Satellite image of Typhoon "Yolanda" at 4:30 a.m., 08 November 2013. Image from PAGASA
MANILA (UPDATE) – Typhoon "Yolanda" (international name Haiyan) has made landfall in Eastern Visayas, threatening areas in its path, state weather bureau PAGASA said.
PAGASA said Yolanda made landfall over Guiuan, Eastern Samar at 4:40 a.m. It made a second landfall over Tolosa, Leyte at 7 a.m.
Yolanda was packing maximum sustained winds of 235 kilometers per hour near the center and gusts of up to 275 kph.
In Tacloban City, Leyte, a city very near the site where the typhoon first made landfall, flood water quickly rose. Video footage showed debris on the road being swept by flood waters.
Visibility was also poor due to the sheer strength of the typhoon's wind.
More areas have been placed under public storm warning signal no. 4, where winds of at least 185 kph may be felt in at least 12 hours.
PAGASA said areas under signal no. 4 are Masbate, Ticao Island, Southern Sorsogon, Romblon, Northern Samar, Eastern Samar, Samar, Leyte, Southern Leyte , Biliran , Northern Cebu, Cebu City, Bantayan, Camotes Island, Northern Negros Occidental, Capiz, Aklan, Antique, Iloilo, and Guimaras.
Under signal no. 3 are Burias Island, Albay, Marinduque, Occidental Mindoro, Oriental Mindoro, Calamian Group of Islands, the rest of Sorsogon, the rest of Negros Occidental, Negros Oriental, the rest of Cebu, Bohol, Surigao del Norte, and Siargao Island.
Catanduanes, Camarines Sur, Southern Quezon, Laguna, Batangas, Rizal, Metro Manila, Cavite, Bataan, Lubang Island, Siquijor , Northern Palawan , Puerto Princesa, Camiguin, Surigao Del Sur, and Agusan Del Norte have been placed under signal no. 2.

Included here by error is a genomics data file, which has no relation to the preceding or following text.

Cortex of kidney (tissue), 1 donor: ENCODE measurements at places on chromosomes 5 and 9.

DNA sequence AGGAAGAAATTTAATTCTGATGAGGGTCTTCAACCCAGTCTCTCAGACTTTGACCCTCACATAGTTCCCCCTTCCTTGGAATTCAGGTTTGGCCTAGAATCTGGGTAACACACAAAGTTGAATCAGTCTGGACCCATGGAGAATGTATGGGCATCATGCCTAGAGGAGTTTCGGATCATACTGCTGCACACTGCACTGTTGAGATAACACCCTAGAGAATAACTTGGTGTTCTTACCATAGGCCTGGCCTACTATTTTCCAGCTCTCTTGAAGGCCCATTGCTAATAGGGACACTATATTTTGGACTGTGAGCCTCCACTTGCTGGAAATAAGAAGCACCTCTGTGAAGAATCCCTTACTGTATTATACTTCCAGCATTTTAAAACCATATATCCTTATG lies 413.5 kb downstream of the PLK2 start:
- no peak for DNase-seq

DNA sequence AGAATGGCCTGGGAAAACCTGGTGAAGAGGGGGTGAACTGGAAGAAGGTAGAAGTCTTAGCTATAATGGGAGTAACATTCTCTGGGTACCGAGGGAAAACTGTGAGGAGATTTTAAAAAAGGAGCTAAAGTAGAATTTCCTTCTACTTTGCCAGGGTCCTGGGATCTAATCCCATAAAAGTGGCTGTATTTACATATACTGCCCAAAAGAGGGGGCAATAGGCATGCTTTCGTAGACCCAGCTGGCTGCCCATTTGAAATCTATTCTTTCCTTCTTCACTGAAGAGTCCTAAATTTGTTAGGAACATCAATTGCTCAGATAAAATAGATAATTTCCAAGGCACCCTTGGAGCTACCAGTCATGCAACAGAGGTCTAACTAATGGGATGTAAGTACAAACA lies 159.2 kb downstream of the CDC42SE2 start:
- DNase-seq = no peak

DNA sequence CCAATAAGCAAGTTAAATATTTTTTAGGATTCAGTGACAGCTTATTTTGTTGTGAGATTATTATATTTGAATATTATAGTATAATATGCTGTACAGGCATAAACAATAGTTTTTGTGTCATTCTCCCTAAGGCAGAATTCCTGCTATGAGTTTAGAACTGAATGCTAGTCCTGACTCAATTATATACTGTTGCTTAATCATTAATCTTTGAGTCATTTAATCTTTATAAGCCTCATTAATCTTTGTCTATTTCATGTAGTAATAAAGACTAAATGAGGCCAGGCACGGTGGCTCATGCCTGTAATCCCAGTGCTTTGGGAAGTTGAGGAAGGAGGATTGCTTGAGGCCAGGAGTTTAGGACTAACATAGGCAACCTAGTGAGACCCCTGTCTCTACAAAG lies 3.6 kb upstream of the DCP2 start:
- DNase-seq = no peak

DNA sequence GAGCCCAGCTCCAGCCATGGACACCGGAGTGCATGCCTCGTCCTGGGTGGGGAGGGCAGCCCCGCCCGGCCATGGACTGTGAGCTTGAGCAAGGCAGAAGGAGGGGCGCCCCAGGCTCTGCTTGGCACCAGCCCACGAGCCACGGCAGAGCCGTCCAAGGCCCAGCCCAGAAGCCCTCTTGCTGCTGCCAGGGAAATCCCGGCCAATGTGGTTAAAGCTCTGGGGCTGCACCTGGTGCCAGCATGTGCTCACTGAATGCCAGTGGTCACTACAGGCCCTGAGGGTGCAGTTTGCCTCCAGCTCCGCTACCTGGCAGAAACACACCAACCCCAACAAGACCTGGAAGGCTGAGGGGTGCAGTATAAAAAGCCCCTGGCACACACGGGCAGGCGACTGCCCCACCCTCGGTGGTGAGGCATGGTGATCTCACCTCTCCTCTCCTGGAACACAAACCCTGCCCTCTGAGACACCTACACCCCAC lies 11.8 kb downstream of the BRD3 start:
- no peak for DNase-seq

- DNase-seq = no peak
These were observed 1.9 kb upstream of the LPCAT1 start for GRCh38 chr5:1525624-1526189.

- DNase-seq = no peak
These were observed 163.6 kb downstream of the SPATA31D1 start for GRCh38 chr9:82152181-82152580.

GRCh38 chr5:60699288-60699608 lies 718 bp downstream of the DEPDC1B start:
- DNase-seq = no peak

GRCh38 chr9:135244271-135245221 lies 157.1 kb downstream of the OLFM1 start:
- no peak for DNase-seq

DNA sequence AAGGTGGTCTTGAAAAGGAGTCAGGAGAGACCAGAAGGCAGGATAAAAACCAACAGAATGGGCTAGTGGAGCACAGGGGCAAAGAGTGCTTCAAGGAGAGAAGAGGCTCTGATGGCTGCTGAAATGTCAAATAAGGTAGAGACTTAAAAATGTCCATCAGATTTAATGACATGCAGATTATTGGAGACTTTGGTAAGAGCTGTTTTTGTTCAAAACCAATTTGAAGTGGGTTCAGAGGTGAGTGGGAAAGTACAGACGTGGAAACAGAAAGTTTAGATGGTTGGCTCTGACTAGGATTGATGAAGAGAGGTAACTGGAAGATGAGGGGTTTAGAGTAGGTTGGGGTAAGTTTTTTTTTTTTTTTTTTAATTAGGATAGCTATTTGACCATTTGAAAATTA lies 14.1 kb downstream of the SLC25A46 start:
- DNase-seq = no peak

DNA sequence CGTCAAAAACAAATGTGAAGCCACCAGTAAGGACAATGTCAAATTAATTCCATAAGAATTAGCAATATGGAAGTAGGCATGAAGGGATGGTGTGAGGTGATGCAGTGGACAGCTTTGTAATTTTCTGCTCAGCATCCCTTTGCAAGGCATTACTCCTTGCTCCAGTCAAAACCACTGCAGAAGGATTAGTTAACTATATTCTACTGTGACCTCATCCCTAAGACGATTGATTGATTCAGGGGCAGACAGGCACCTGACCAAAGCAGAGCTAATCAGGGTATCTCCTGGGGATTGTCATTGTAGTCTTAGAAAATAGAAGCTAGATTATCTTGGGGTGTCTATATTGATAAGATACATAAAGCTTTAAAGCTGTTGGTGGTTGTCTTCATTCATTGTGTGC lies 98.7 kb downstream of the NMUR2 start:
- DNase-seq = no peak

Meanwhile, under signal no. 1 are Camarines Norte, rest of Quezon , Polilio Island, Bulacan, Pampanga, Zambales, Misamis Oriental, and Agusan del Sur.
Forecast track of Typhoon "Yolanda" as of 2 a.m., 08 November 2013. Image from PAGASA
PAGASA said Yolanda is forecast to move west northwest at 39 kph. After hitting Guiuan, it is expected to traverse the provinces of Biliran, the northern tip of Cebu, Iloilo, Capiz, Aklan, Romblon, Semirara Island, southern part of Mindoro and then Busuanga.
Yolanda is expected to exit Philippine landmass on Saturday morning, moving towards the West Philippine Sea.
An estimated rainfall amount of 10 to 30 millimeters per hour (heavy - intense) is expected within the typhoon's 400-km diameter.
Sea travel is risky over the seaboards of Northern Luzon and the eastern seaboard of Central Luzon.
Residents in low lying and mountainous areas under signal nos. 4, 3 and 2 are alerted against possible flash floods and landslides. Likewise, those living in coastal areas under signal nos. 4, 3 and 2 are alerted against storm surges which may produce waves with height of at least 7 meters.
Storm surge warning
The Department of Science and Technology's Project NOAH (Nationwide Operational Assessment of Hazards) said areas in the path of the typhoon could experience tidal and storm-induced waves that could reach as high as 17 feet.
Project NOAH said Ormoc, Leyte could experience waves as high as 5.2 meters (17 feet), with its peak occurring at 2 p.m. today.
Other areas that will see seawater rise above more than 4 meters (13 feet) because of typhoon Yolanda include Matarinao Bay, Eastern Samar (4.7 meters); Port Pusgo, Quezon (4.6 meters); Santa Cruz Harbor, Quezon (4.3 meters); Poro Island, Biliran (4.3 meters); Banate, Iloilo (4.1 meters); and Port Barton, Palawan (4 meters).
An estimated 17 million people are forecast to be affected by cyclone-strength winds brought by the typhoon.